The Trump administration has not been successful in getting Congress to appropriate the sums that Trump envisions the wall would require. Costs could run as high as $21.6 billion, according to a 2017 estimate from the Department of Homeland Security (DHS). The GAO points out that a generic per-mile estimate of the construction cost doesn’t represent the cost of actual, individual projects. They also say that a per-mile cost is an unrealistic representation of the project because, as with any project of this scale, the government would have to prioritize certain places over others—either operationally or because of cost.
In both fiscal years 2018 and 2019, Congress appropriated $1.375 billion for the wall—less than the Trump administration’s budget requests of $1.57 billion and $5.7 billion, respectively. The Congressional Research Service (CRS) notes that the FY 2018 and FY 2019 funding was for a number of types of construction and repair along the border that were already established before Trump took office. Trump’s frustration over what he perceived to be inadequate funding for the wall led him to shut down parts of the federal government at the end of 2018.
In February 2019, Trump, unable to persuade Congress to appropriate the money he wanted for the wall, declared a national emergency and ordered the Department of Defense (DOD) to reprogram funds for constructing a wall. According to CRS, approximately $6.1 billion in DOD funds have been reprogrammed for border wall construction.
What are the biggest obstacles to building the wall?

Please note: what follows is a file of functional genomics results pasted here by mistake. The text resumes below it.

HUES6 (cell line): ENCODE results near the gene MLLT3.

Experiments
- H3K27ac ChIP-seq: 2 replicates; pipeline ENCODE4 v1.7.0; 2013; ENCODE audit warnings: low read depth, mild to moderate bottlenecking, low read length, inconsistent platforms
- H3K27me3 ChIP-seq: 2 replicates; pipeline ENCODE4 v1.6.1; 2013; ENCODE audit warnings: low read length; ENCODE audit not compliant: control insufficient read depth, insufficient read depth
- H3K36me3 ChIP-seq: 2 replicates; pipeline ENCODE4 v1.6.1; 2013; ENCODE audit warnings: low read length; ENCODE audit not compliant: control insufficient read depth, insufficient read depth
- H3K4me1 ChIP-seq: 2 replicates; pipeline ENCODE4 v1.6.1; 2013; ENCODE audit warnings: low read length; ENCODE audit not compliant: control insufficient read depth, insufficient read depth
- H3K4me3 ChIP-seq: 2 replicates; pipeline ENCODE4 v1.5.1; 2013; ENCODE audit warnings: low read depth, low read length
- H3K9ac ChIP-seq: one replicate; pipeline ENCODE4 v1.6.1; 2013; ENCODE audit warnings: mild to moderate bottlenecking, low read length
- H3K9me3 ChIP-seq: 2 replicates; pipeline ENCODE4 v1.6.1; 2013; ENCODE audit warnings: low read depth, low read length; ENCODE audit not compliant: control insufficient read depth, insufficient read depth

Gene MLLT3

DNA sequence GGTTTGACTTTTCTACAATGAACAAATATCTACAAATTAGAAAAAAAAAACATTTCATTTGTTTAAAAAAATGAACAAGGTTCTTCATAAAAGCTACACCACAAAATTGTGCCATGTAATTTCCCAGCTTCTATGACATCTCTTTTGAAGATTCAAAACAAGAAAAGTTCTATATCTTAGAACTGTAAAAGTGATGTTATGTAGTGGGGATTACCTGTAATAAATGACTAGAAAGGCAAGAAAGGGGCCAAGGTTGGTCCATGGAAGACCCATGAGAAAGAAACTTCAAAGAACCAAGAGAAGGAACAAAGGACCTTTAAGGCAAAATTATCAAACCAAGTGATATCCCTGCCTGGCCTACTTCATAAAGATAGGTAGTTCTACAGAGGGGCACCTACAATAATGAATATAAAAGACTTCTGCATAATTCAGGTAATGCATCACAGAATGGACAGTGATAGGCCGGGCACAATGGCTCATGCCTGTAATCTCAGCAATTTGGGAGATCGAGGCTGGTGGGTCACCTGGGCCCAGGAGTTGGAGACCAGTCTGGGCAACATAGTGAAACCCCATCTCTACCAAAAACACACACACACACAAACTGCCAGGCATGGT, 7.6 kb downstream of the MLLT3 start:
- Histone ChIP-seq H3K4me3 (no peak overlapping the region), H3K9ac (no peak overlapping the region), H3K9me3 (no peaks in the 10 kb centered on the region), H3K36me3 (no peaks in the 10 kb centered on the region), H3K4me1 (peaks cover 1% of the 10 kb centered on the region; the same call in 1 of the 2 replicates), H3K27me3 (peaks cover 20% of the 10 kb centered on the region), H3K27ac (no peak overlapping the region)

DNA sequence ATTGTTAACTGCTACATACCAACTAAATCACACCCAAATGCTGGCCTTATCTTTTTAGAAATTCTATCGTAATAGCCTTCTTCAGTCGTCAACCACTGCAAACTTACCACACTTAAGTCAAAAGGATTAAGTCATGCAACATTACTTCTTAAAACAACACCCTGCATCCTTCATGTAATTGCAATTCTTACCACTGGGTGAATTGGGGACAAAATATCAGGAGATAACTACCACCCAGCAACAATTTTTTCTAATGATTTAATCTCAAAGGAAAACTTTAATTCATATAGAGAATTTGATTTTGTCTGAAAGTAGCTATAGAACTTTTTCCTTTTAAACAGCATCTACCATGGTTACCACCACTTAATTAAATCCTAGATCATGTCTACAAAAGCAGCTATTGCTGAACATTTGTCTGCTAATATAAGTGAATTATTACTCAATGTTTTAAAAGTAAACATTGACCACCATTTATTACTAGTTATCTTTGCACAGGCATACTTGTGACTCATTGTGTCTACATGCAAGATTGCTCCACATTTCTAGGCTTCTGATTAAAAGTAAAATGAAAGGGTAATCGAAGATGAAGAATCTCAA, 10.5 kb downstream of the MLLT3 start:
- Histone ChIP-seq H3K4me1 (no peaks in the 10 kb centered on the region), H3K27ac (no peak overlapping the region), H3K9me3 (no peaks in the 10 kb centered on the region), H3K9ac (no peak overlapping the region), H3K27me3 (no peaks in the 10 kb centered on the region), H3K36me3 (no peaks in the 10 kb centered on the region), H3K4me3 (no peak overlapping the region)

There are two major obstacles. The first is convincing Congress that new wall construction will be effective in deterring illegal immigration and drug smuggling. The Washington Post recently reported that Mexican gangs have been using widely available power tools to cut through the new steel bollard walls that have been erected along the border near San Diego. Even some Trump supporters argue that the money could be better spent on other strategies to reduce illegal immigration. Rep. Will Hurd (R-Tex.), for example, has said that “building a physical wall from sea to shining sea is the most expensive and least effective way to secure the border.” When Trump abandoned the normal budget process, 12 Republican senators objected to Trump’s use of emergency powers to gain money for the wall.
The second major obstacle is that much of the land along the border is in private hands. According to the GAO, two-thirds of the land along the border is privately owned. As of now, we don’t know how much land has changed hands; the GAO is studying the issue. Trump has expressed frustration over how long the process is taking and has reportedly ordered aides to “take the land.” The Washington Post cites a 2009 DHS Office of Inspector General report about border security and fence construction that notes both the high cost of this process, and the complexity—it involves “negotiating purchases and voluntary sales from more than 480 landowners.”
President Trump is anxious to get more than 450 miles of border wall built before the end of 2020. To that end, he recently put his son-in-law, Jared Kushner, in charge of the border wall. But, he too will face obstacles around efficacy and practicality that others have faced before him.